(About therapy #4:) Therapy and old hammers

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“So how do you change ingrained behaviors?” she asks me.

“Good question,” I say.  “Why do you ask?”

“I have some I’m sick of.”

I can guess what she’s talking about.  But if she wants to generalize for now, fine.

“Generally,” I say, “you start by thinking of the behavior as an answer to a question.  Decide what the question is, then find a better answer.”

“Question?  What sort of question?”

“It’s usually about something you need.  How can I make myself feel safe?  How can I avoid conflict?  How can I make people like me?  Basic questions like that. They all tend to be versions of How can I feel what I want to feel?

She looks confused.

“Okay,” I say. “Name a behavior you’d like to change.”

She frowns. 

“I can’t say No.  Whatever people ask me for, I feel compelled to give it to them.”

“And this is on your mind because….”

She sighs. “Last night a mom in my daughter’s class called to ask me to help her put together a holiday party.  I wanted to say No, but I said Yes.”

“And why do you think you said Yes?”

“She’s a nice woman.  I didn’t want to disappoint her.  Didn’t want her to be mad at me.”

“Okay,” I say, “so the underlying question here sounds like How can I get comfortable with this person?  How can I make this a pleasant interaction? Something like that?

“I suppose,” she says.  “But it didn’t work.  I hung up and felt mad at myself.  And I do this all the time, and I hate it, but I can’t stop, and I don’t know why.”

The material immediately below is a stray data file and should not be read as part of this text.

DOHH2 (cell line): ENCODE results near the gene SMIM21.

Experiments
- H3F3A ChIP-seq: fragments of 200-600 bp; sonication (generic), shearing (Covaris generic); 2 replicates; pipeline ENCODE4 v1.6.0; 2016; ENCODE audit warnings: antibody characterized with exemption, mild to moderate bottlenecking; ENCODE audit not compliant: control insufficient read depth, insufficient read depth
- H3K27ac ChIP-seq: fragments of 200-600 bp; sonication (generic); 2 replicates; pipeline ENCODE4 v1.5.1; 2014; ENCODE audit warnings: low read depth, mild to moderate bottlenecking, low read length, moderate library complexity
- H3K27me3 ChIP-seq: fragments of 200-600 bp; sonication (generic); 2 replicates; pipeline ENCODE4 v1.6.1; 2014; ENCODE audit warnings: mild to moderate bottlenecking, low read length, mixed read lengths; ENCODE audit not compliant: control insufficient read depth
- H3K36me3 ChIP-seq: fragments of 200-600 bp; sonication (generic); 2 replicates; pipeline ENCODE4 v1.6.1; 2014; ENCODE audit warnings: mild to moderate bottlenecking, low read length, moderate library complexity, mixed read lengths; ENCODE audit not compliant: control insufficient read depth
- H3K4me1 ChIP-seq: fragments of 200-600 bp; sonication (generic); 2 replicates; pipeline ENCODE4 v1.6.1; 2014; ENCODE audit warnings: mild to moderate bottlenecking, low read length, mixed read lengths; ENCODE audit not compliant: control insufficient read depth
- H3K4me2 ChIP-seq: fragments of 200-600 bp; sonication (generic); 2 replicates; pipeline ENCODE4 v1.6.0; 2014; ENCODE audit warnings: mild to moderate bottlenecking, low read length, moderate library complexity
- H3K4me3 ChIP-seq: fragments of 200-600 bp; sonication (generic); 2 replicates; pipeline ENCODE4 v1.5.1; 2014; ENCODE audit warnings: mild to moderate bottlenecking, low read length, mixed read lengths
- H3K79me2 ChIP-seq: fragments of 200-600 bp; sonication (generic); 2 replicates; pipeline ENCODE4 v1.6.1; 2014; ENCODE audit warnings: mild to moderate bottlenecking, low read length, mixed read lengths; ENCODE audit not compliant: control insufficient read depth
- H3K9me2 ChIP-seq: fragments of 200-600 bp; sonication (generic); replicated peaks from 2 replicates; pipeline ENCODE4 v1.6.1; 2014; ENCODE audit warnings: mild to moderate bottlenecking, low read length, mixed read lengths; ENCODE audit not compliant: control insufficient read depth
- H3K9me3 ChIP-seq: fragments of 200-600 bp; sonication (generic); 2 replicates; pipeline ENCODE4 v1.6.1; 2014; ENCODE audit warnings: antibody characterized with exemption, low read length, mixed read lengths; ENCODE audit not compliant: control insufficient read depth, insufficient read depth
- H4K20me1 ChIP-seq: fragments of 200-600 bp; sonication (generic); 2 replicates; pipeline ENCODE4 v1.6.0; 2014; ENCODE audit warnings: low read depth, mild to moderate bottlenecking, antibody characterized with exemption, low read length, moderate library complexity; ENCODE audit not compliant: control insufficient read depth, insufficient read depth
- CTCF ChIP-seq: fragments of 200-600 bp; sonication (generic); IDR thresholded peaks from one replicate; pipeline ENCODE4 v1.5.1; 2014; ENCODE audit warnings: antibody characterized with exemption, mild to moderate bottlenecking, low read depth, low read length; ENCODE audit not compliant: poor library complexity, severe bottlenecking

“Ever hear of Abraham Maslow?” I ask.

“No.”

“American psychologist.  He said that when the only tool you have is a hammer, every problem starts to look like a nail.

“Your hammer — the one you picked up in childhood and still rely on to solve interpersonal problems — is control.  You try to control the people around you, mainly by giving them whatever you think they want.  It’s called people-pleasing, and it’s why you can’t say No.”

“People-pleasing? I thought I was just being nice.”

“Yes, that’s how people-pleasers justify what they do.  But being authentically nice — compassionate or kind or generous or helpful — is a choice.  You do it because it feels good.  But people-pleasing is a compulsion.  You do it because you’re afraid to do anything else.”

“That’s true,” she says. “I was scared to say No to the party lady.”

“Right.  So you answered the question How can I feel like I want to feel? with your old answer: Give this person what she wants.  But it didn’t work, because the hammer that helped you survive as a kid in your alcoholic family doesn’t work so well for you as an adult.”

“I get it,” she says. “What can I do instead?”

“Practice detachment.”

“What’s that?”

“An alternative to controlling people.  Be yourself, tell the truth, and let the party lady have her feelings.”

“Shit,” she scowls.  “That sounds hard.”

“Actually it’s much easier than people-pleasing.  But at the beginning it’s scary.”

“I’m not sure I can do it.”

“You don’t have to,” I shrug.  “Keep using the old hammer.”

She shakes her head. 

“I don’t want to.  That thing is getting too heavy.”

 

 


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